Back at the start of the summer, I hosted a week long symposium on play specifications, exploring different people's perspectives on nouns and verbs in the context of games. (I'm thinking of hosting another symposium in the Autumn, but still haven't chosen a suitable topic).
I've been internally digesting some of the discussions we had during the symposium since then, and one particular point has stuck with me. Jose Zagal raised this point in connection with first person shooter games:
[This] is a bit of rant I've had brewing since hearing Chris Crawford talk a few years ago, there is usually a lot of talk about how "weak" games are in terms of "verbs". I tend to agree on one level, and disagree on another. Chris Crawford describes first-person shooter games as games where you move, aim and fire. If he's feeling generous...add jump. It's a valid critique, but I think that he misses the point...
Jose goes on to suggest that these games should be understood in terms of the verbs that emerge from the gameplay, and this is certainly one approach. But the reason this point has stuck with me is precisely the opposite:
Why should a lack of verbs be a criticism of a game?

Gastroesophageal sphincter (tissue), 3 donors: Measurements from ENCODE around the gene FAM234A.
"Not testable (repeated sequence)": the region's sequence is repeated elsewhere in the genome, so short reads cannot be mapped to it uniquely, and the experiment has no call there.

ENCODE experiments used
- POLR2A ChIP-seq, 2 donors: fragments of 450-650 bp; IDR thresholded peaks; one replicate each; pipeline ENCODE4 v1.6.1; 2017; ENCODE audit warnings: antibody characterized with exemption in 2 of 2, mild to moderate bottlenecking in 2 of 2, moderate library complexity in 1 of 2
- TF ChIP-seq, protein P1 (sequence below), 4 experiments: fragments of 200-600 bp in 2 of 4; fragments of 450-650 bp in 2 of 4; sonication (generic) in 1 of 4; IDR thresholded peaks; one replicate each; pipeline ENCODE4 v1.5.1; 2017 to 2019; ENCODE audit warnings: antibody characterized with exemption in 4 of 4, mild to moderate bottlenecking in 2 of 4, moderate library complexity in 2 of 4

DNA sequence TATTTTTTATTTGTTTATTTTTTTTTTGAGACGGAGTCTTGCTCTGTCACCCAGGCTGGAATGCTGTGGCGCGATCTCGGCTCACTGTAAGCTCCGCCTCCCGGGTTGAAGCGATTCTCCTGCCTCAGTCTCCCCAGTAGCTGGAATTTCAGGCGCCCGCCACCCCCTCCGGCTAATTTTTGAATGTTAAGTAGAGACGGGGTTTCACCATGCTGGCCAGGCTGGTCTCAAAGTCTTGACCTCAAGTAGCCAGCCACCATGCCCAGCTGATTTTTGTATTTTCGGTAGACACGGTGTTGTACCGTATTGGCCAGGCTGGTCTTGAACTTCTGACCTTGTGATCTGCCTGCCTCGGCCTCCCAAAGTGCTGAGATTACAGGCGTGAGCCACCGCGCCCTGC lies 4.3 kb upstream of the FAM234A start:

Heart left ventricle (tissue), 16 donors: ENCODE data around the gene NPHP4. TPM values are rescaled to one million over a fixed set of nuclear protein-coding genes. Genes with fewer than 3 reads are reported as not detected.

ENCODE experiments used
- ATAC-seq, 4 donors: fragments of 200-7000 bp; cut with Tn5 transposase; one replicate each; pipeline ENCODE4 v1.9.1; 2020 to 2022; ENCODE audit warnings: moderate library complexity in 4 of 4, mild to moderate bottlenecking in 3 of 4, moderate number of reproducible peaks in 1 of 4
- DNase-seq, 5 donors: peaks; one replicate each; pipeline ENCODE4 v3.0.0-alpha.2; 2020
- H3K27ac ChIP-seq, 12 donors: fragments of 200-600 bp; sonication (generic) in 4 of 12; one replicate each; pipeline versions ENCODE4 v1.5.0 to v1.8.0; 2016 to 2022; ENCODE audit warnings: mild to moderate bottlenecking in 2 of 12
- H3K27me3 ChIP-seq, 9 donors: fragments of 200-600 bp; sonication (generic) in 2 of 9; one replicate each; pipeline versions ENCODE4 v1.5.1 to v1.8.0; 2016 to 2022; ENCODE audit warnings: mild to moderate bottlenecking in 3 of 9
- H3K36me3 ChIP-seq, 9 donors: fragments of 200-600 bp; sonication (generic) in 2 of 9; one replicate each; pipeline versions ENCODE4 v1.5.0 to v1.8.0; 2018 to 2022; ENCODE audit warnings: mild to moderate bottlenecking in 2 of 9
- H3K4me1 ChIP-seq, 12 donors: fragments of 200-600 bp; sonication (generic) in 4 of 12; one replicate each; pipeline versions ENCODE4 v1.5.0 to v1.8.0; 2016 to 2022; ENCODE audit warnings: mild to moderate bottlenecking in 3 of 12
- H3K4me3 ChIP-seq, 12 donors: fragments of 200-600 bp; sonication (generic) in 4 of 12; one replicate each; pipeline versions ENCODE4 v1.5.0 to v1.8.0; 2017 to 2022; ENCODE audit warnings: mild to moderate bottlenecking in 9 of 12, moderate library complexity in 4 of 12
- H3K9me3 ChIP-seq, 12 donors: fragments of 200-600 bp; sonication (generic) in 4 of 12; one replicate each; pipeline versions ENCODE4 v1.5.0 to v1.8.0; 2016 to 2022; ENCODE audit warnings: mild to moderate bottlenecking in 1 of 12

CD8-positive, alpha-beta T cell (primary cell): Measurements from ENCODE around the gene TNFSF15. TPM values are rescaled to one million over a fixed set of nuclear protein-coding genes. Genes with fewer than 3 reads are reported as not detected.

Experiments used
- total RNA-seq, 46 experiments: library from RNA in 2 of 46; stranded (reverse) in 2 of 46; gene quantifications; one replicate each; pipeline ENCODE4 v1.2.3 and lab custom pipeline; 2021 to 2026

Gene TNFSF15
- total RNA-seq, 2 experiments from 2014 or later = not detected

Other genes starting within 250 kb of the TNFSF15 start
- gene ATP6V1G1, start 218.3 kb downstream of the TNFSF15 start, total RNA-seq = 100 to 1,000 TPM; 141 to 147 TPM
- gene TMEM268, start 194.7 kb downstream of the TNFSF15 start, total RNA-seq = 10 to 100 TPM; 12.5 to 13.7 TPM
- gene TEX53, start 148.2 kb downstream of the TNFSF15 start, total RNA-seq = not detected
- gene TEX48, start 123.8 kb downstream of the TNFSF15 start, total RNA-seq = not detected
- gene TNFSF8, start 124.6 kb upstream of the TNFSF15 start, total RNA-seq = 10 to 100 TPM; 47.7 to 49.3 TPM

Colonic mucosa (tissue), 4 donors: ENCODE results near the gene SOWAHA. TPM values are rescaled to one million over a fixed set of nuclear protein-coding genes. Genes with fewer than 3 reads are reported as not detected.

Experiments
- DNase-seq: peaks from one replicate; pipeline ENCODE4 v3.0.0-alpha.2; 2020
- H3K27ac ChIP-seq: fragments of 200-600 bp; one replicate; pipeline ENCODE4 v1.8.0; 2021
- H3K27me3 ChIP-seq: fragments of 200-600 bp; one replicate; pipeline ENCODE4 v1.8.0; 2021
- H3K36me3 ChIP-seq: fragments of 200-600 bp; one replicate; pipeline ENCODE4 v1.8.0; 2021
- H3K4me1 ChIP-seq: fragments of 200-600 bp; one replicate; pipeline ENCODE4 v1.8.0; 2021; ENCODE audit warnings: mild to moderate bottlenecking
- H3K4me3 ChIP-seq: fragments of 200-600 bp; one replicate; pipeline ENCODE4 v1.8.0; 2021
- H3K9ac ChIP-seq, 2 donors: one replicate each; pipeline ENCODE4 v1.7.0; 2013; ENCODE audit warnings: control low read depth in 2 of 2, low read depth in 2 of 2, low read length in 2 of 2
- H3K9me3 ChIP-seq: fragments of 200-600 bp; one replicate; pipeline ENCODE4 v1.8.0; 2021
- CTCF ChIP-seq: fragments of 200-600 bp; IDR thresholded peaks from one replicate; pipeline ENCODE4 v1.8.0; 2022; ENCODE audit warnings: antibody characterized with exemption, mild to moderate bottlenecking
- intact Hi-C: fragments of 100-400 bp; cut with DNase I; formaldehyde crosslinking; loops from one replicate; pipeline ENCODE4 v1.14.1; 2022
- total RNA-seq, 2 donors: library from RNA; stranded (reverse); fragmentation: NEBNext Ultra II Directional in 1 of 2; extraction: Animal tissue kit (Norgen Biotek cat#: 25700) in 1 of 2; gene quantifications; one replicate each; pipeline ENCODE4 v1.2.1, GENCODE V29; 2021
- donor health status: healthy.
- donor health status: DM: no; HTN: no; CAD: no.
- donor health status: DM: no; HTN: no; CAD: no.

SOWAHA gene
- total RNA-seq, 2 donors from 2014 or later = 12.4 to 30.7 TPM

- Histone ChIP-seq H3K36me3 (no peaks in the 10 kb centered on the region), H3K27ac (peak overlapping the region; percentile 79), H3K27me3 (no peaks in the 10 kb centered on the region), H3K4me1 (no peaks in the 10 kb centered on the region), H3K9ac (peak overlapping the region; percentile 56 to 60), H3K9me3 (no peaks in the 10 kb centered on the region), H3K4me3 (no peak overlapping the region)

If one is working in a narrative context, then a lack of verbs may reflect a lack of agency, but for play in general one needs only move and an action verb to constitute play. Consider Tetris (move and rotate), Res (move and shoot) or even Katamari Damacy (just roll, essentially!) The number of verbs is not an adequate measure of the play of a game. Play with Fire was intentionally built on a design with minimal verbs - move, jump and burn - but the play of the game does not suffer from it.
We can even scale back to single verbs. Building a sandcastle is engaging despite only being based upon one action - building with sand - and a hedge maze is entertaining even though it is solved solely by movement (and thinking, but internal thought processes are an entirely seperate issue to the actions taken). The idea that a multitude of verbs are a requirement for engaging play appears to be entirely erroneous.
I have not yet heard Chris Crawford talk, so I don't know if this second hand account accurately captures his position, but as far as I can ascertain there is no reason that one should judge a game deficit on the basis of a small number of verbs.